The 2nd Amendment
"A well regulated militia being necessary to the security of a free state,
the right of the people to keep and bear arms shall not be infringed"
Self-Protection Arguments Notes Related
Here are some quotes that relate to this right:
|Sir Walter Raleigh - "It is a
basic principle of a tyrant to unarm his people of weapons, money and
all means whereby they resist his power."
Thomas Babington Macaulay - "The right to be armed is the security without which every other is insufficient."
Thomas Jefferson - "What country can preserve its liberties if their rulers are not warned from time to time that their people preserve the spirit of resistance?" AND "NO FREE man shall ever be debarred the use of arms."
Thomas Jefferson - "Government big enough to supply everything you need is big enough to take everything you have ... The course of history shows that as a government grows, liberty decreases."
Thomas Jefferson - "I know of no safe depository of the ultimate powers of society but the people themselves, and if we think them not enlightened enough to exercise control with a wholesome discretion, the remedy is not to take it from them, but to inform their discretion."
George Washington - "Mercenary armies have at one time or another subverted the liberties of almost all the Countries they have raised to defend."
John Adams - "Arms in the hands of citizens may be used at individual discretion...in private self-defense."
George Mason - "To disarm the people is the best and most effective way to enslave them."
Elbridge Gerry - "What, sir, is the use of a militia? It is to prevent the establishment of a standing army, the bane of liberty."
St. George Tucker - "Whenever . . . the right of the people to keep and bear arms is, under any color or pretext whatsoever, prohibited, liberty, if not already annihilated, is on the brink of destruction."
Benjamin Franklin - "They that can give up essential liberty to obtain a little temporary safety deserve neither liberty nor safety."
The Right of Self-Protection
One of the key elements of the framers intent for this amendment is being misunderstood by certain people in today's standards. First you must understand how important to them was the right to possess arms, not only in the service of the militia, but for self-protection. Most Americans were accustomed back then to having their individual rights protected from the government because nearly all the states had their own bill of rights. An armed populace was guaranteed in one way or another in the state constitutions. These provisions come about before the ratification of the U.S. Constitution. Also there were no police and they used them to hunt for food. Many of the Founding Fathers were avid gun collectors. Many served in combat during the Revolution and probably kept their weapons after the hostilities. They were also aware of what could happen to an unarmed populace. Learning from history and during their time other countries failures. They intended that every man be armed.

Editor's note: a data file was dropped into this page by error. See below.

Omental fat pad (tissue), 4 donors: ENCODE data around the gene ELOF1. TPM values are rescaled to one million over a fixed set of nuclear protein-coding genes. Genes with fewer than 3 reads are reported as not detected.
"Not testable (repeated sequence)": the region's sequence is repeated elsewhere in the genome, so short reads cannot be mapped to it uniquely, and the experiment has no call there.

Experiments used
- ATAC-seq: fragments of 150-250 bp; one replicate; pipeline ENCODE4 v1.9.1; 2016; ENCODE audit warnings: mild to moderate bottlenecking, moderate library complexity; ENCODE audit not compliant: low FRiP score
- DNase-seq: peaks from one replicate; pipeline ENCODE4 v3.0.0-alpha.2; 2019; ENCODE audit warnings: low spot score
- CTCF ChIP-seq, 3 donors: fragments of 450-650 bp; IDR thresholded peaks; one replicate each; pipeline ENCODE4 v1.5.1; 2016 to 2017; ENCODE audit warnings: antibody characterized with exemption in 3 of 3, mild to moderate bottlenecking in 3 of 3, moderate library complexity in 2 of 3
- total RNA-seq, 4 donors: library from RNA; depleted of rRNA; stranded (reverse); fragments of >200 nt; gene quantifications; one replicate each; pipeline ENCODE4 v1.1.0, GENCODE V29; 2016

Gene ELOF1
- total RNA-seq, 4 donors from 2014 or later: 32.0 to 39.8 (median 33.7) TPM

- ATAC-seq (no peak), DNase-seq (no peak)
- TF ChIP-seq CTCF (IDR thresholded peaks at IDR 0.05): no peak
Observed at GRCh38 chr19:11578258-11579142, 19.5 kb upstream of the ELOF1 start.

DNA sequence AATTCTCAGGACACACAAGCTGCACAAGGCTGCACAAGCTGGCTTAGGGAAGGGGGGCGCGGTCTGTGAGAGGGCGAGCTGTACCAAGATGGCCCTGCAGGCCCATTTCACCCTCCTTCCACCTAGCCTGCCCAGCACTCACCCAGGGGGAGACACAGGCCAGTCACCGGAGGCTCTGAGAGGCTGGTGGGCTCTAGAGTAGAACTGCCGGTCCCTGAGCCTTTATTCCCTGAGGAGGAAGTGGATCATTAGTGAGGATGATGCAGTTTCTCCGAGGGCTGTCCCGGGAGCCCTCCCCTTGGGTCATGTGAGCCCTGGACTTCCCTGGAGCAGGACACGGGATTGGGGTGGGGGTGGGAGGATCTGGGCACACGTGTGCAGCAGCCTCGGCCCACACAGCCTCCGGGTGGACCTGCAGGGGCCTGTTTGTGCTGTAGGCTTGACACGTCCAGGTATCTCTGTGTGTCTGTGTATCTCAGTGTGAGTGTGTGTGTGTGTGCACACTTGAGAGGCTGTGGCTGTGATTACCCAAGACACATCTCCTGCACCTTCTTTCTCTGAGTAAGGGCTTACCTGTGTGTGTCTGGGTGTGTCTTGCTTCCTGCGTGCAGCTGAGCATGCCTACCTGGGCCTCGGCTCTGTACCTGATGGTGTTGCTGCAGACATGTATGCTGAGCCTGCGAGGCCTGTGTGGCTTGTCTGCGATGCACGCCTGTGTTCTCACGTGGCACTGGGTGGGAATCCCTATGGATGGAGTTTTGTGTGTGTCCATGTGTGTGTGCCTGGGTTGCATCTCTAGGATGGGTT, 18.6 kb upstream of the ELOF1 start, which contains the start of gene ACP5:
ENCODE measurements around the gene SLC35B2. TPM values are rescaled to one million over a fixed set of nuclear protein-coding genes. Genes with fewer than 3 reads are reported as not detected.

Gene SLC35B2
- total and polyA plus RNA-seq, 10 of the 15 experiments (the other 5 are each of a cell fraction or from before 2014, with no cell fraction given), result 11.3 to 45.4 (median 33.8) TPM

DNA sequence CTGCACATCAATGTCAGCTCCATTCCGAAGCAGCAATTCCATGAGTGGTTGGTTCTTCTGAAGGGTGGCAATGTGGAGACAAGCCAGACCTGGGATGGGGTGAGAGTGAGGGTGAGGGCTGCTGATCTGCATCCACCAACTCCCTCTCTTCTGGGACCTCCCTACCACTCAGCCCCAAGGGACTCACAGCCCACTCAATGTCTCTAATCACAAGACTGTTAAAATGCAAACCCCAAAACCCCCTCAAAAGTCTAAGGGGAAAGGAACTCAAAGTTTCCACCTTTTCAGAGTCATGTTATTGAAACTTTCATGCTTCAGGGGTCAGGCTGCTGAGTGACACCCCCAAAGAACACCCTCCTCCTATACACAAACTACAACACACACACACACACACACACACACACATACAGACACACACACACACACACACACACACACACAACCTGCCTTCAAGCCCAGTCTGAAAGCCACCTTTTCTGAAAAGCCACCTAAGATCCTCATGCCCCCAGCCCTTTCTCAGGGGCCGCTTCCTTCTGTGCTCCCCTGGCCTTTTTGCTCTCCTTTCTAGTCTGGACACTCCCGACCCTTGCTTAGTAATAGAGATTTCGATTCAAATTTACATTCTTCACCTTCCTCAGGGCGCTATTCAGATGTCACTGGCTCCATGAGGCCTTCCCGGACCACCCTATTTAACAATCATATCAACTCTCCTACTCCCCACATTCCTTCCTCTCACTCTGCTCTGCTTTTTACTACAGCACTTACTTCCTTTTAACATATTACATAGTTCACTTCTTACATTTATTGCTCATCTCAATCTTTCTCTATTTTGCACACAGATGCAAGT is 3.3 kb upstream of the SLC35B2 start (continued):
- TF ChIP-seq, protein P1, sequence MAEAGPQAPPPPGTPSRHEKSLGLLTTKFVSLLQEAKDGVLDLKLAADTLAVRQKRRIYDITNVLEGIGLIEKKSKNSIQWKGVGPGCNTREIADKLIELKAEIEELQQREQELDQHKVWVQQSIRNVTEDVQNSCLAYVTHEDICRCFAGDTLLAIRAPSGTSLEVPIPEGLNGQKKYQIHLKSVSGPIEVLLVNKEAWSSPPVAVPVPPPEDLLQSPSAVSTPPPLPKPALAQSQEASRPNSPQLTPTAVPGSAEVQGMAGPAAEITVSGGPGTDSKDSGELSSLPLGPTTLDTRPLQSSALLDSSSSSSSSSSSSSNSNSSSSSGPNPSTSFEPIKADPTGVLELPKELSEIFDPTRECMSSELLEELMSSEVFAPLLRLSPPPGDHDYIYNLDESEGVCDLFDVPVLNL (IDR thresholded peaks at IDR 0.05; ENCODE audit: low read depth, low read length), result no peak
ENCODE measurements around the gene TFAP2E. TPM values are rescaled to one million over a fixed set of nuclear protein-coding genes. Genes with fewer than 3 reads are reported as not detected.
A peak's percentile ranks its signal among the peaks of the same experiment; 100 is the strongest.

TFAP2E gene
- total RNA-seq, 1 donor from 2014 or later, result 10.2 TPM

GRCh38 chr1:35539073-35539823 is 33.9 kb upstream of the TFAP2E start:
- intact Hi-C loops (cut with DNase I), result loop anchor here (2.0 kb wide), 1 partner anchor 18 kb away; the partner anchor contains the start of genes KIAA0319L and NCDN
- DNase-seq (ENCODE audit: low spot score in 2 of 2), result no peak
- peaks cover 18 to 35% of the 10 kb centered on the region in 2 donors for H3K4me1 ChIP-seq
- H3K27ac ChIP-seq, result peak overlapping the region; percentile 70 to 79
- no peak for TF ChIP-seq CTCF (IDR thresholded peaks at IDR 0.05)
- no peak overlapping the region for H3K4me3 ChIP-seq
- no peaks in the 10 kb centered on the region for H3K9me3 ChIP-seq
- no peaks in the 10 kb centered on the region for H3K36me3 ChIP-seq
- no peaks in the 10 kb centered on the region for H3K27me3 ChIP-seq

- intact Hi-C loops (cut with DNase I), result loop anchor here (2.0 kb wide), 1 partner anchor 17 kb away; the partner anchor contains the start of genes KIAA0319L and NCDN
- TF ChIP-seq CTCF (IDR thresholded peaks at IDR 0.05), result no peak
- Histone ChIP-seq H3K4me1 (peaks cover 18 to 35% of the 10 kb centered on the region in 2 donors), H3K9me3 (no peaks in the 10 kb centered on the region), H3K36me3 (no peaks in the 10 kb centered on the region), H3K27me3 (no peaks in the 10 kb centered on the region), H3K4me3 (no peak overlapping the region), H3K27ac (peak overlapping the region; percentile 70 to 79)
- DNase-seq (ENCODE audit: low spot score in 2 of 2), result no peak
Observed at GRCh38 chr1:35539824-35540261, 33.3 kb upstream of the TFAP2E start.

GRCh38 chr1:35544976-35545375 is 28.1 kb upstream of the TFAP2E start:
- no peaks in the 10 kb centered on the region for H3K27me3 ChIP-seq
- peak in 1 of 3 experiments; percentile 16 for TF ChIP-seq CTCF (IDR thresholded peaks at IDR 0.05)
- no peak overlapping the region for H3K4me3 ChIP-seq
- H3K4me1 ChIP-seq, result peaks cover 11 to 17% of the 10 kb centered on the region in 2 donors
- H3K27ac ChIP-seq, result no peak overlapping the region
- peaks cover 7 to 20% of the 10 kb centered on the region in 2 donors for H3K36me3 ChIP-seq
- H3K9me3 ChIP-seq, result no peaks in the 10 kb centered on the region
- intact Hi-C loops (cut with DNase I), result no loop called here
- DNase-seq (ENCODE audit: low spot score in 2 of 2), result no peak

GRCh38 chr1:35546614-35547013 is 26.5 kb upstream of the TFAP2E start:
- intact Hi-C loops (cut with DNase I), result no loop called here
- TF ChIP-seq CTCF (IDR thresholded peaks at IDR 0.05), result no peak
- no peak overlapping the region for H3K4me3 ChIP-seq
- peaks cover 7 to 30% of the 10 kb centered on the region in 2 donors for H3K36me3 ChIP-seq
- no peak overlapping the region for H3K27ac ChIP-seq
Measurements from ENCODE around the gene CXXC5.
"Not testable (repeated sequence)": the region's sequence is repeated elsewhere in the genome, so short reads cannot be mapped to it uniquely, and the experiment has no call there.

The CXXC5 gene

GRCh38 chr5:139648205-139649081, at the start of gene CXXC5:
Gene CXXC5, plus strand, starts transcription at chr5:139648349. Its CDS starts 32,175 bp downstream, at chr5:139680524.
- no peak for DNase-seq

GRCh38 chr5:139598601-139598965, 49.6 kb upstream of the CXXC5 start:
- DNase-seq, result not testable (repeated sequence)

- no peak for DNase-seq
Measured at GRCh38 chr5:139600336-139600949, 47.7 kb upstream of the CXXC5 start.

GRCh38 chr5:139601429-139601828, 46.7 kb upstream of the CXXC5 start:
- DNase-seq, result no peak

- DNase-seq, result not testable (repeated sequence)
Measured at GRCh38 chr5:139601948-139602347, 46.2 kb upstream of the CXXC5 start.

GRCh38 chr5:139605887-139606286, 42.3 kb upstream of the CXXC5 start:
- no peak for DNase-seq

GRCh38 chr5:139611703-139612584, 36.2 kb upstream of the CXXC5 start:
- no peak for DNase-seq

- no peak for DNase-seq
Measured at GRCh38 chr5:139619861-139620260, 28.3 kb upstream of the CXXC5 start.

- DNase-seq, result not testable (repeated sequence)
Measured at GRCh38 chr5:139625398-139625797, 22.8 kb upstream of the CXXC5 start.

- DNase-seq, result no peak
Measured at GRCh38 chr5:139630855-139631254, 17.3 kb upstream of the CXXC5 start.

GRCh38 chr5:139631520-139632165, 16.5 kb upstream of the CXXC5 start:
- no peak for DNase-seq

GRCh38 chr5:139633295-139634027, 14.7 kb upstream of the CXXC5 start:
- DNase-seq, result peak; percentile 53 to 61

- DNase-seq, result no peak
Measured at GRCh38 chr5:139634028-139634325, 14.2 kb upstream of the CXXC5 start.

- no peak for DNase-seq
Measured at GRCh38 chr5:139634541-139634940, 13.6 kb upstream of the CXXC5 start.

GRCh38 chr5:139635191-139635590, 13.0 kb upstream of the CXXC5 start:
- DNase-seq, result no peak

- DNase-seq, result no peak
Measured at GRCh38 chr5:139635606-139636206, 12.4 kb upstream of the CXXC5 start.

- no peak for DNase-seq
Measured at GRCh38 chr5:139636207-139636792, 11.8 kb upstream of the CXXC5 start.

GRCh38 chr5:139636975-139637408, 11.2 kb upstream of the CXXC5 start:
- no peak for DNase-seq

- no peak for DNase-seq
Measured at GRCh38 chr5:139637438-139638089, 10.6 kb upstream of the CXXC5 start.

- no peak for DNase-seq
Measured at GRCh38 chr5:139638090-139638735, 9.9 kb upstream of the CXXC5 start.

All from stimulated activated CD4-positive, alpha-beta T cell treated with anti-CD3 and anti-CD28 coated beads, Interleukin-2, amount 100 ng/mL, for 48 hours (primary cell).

The states which had the provision before the federal version were: Virginia, Delaware, Pennsylvania, Maryland, North Carolina, Vermont, Massachusetts and New Hampshire.
The Second Amendment is probably one of the worst drafted of all the amendments. And this is perhaps one of the most challenging topics of debate on this provision. People are interpreting the text to suit there own agendas. We need to just take it as it is. It's pretty easy for me to understand what it's saying.
Then there is the historical factor. Some argue that the substantive right pertains to a collective body --"the people" -- rather than to individuals. However the First and Fourth Amendments also have the words "the people" in them. Would that mean that only states could keep arms, have free speech and be secure, but not the people living there?
In 1990, chief justice William Rehnquist, had reviewed the "the people" as used by the framers of the Constitution and had concluded with the concurrence of four other Supreme Court justices: While this explanation is by no means conclusive, it suggests that "the people" protected by the Fourth Amendment, and by the First and Second Amendments, and to whom the rights and powers are reserved in the Ninth and Tenth Amendments, refers to a class of persons who a part of a national community or who have otherwise developed sufficient connection with this country to be considered part of that community.
The Second Amendment to the U.S. Constitution ratifies and preserves for every citizen the right to keep and bear arms; and, moreover, that Congress or any other instrument of the federal government is constitutionally barred from infringing that right.
The Second Amendment as written by our founding fathers says that in addition to providing for the formation of general militias by the states, the right to keep and bear arms was understood to them to be an individual right, as individual and as personal as our rights of free speech and freedom of the press.
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Last update: March 22, 2006